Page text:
Fun in Nursing
By T. Nadeau RN

Many young nurses are realizing that nursing is not what they expected and as a result they not finishing their program or they are quitting shortly after they graduate. There are many factors as to why this is occurring but what are we as nurses and educators doing to rectify this situation? The information obtained from the article “Keep the Fun in Learning” by Lesley Aiton Spevack is focusing on how we possibly can change this current trend and keep our students and graduates in the profession.

Lesley Aiton Spevack wrote “There is a predictable pattern, where the first-year nursing student typically idolizes the teacher. The second-year student recognizes the staff and downplays the teacher as someone considered more in the ivory tower than the real world. By third year, the patterns of socialization are set and the new nurse evolves. The question is, do the teacher’s ideals and enthusiasm prevail, or does the I-want-out nurse’s influence taint the new grad?” (Spevack, 2004,p.10). I never really considered how the attitude of staff nurses affected the way nursing students feel about nursing. When a student is working in an area they are molded into what we make them. By having a negative outlook on the nursing profession we potentially are influencing our young blood to quit and do something else.

I agree with what Spevack is saying in the above quote, in the beginning students do have the point of view that the instructor is always right and that as time progresses the student may see things differently. This is where critical thinking comes in, the instructor gives the student a model, but ultimately the student needs to develop their own unique, realistic style of practice.

Patricia Benner’s Novice to Expect Theory outlines the stages that a nurse goes through starting with the novice category where he/she has no prior background of nursing, the advanced beginner in which the person is able to perform the tasks reasonably well for instance a new graduate, the competent nurse that knows what is important and what can be ignored, the proficient nurse and finally, the expert nurse. After years of practice hopefully most nurses will get to the stage of being an expert nurse that can provide safe nursing care and no longer need to be controlled by strict rules. The critical thinking skills taught in the program will help the nurse decide what is required and how to filter out things that are less important.

In my eighteen years of practice, I have seen many instances where nurses try to give the student or new graduate “a taste of reality”. We don’t seem to let them stay in a idealistic state for very long but squash their enthusiasm with complaints and a negative view of the job.

I have had been a preceptor for a few students over the years and I know how important it is to be a mentor to my student. I remember one student said that even though I was at it a long time I still was “pretty cool”. I’ve gotten some very nice gifts in appreciation for being a preceptor. I recently saw one of my previous students,he was still nursing after 10 years and was working in emergency at a local hospital. He again thanked me for the good reference that I gave him and positive practicum in our department.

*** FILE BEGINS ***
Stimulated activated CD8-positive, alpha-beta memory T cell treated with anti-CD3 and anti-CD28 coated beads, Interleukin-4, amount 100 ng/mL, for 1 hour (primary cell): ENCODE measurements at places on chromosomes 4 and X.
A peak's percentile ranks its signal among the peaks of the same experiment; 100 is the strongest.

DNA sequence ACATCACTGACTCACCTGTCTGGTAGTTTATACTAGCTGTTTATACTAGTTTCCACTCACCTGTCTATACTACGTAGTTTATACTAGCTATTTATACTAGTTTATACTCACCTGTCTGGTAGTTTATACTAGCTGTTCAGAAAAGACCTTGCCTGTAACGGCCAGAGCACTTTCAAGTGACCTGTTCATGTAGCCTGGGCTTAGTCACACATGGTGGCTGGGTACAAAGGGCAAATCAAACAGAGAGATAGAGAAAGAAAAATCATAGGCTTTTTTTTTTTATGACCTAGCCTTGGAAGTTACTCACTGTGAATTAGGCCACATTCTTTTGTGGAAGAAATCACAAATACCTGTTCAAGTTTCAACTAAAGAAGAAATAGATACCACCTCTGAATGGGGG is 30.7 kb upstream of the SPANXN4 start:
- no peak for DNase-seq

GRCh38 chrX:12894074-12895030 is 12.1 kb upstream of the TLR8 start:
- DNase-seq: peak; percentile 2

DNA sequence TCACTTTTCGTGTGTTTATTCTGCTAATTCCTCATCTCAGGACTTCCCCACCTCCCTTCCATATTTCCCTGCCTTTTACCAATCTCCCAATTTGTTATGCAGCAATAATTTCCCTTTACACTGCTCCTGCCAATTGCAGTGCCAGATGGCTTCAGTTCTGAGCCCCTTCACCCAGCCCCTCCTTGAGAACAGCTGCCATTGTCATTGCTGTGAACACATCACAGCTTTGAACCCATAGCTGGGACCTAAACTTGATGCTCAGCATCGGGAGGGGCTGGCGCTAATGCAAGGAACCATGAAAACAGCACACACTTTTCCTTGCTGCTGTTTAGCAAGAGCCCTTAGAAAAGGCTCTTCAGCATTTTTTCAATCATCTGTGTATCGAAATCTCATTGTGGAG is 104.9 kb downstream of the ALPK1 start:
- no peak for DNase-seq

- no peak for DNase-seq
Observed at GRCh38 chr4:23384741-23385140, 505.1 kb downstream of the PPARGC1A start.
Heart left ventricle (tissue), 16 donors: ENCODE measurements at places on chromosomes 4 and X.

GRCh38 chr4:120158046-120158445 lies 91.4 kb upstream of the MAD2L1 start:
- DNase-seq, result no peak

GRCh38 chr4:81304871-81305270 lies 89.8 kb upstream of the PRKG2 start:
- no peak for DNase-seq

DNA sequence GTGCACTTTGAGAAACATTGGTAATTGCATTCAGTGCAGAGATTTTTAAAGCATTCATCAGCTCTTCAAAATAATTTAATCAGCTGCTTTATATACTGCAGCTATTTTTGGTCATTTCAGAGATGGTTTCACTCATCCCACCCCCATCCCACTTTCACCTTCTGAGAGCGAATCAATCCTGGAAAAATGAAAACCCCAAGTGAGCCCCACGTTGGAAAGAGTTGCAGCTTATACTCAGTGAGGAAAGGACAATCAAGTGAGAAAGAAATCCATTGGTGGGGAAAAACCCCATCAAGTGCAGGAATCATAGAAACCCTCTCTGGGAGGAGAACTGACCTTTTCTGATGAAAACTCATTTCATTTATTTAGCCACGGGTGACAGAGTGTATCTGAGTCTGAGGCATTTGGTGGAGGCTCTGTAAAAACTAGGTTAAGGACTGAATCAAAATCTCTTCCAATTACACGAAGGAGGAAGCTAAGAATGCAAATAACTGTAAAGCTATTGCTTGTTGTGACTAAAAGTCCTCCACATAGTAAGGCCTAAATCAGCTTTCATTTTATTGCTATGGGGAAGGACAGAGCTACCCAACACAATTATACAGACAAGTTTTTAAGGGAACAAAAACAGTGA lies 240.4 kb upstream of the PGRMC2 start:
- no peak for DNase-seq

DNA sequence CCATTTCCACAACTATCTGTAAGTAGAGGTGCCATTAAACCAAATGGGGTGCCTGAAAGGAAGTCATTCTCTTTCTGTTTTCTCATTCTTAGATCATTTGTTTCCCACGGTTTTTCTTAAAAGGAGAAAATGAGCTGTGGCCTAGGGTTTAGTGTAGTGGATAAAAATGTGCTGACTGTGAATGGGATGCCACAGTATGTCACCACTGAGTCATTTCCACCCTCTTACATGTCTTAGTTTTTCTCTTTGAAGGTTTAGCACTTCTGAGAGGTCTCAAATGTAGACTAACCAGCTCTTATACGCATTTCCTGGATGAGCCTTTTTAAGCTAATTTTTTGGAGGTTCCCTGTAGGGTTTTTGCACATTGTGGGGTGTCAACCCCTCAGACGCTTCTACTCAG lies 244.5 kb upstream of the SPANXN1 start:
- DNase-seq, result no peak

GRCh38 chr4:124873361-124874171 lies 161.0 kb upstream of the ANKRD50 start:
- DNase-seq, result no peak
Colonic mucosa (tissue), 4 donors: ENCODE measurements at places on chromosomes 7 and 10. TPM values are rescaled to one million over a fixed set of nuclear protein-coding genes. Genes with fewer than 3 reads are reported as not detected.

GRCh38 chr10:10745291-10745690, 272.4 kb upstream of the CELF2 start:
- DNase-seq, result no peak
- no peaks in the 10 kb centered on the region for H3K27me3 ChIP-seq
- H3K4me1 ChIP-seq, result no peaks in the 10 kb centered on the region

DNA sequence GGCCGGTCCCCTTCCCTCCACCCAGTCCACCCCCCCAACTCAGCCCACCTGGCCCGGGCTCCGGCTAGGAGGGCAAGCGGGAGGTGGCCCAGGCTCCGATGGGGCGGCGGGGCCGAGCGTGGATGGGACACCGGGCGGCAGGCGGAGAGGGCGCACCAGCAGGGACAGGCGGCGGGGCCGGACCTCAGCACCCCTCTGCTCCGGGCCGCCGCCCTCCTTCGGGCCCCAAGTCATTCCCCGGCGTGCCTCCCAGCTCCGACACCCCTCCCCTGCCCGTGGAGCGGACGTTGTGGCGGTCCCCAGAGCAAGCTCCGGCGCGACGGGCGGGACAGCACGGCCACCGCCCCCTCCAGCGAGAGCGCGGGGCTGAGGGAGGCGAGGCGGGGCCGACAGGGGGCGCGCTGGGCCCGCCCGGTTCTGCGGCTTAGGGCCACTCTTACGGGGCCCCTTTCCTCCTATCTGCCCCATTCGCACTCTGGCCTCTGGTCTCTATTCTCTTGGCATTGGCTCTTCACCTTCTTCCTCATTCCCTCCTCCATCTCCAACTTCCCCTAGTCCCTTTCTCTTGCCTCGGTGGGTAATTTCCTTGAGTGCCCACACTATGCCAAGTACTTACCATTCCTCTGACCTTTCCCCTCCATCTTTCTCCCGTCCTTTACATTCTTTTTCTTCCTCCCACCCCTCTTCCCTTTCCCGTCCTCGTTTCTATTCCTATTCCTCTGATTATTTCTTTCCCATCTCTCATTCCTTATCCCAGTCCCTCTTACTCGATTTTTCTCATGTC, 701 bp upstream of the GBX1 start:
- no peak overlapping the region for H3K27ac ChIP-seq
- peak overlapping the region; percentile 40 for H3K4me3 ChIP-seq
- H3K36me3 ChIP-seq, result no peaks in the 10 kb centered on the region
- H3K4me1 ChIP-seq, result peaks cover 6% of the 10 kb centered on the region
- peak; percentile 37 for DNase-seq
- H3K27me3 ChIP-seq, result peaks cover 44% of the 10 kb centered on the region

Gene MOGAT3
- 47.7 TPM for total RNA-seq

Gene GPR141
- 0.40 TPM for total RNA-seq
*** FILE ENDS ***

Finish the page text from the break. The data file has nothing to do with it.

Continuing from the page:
At work I try to do good job but I also like to have fun and joke around a bit. For me having the luxury of two jobs helps me keep a good attitude, if I get tired of one of them I can go to my other job for a break. Working with a variety of staff makes my job more interesting as well. Through work, I have developed a very strong social network, we often plan social functions that keep work fun and strengthen relationships as well.

Spevack suggests that if nurses aren’t satisfied with their present jobs that they should move on to other areas of nursing. We shouldn’t be afraid to try different things. In many ways we are so lucky that we have the flexibility of scheduling as well as the choice of so many areas to work. These are the positives we should be instilling into the new nurses. It’s our job not only to be good role models but also to show the students it’s okay to have fun at work. The atmosphere may further reinforce to them that nursing is great and worth staying in the profession.

References Cornwall, C. (2003). Where Have all the Nurses Gone? Reader’s Digest. Retrieved May 5,2003

Broughton, H. (2001). Nursing Leadership: Unleashing the Power. Canadian Nurses Association. p.28

Baumann, A. (2001). Commitment and Care: The Benefits of a Healthy Workplace for Nurses, their Patients and the System. Canadian Health Services Research Foundation Commitment and Care a Policy Synthesis.p.15-16

Canadian Institute for Health Information. (2001). Supply and Distribution of Registered Nurses in Canada. Retrieved June 12,2004.

Canadian Institute for Health Information. (2001).Bringing the Future into Focus: Projecting RN retirement in Canada Executive Summary. Retrieved June 12,2004…

International Council of Nurses.(1999). Policy Statement: Nurse Retention,Transfer and Migration. Retrieved June 10,2004.

Peterson, C. (2001). Nursing Shortage: Not a Simple Problem-No Easy Answers. Online Journal of Issues in Nursing. Retrieved June 10,2004

Fletcher, M. (2002). Acute Shortage Plays Out in Nursing Stations, Hospital Wards. Canadian Nurse p.14 -15

Fletcher,M. (2002). Nursing by the Numbers. Canadian Nurse. p. 14-16

Alberta Association of Registered Nurses media release.(2002). New Report Confirms Increasing Shortage of Registered Nurses in Alberta. Retrieved June 8,2004.

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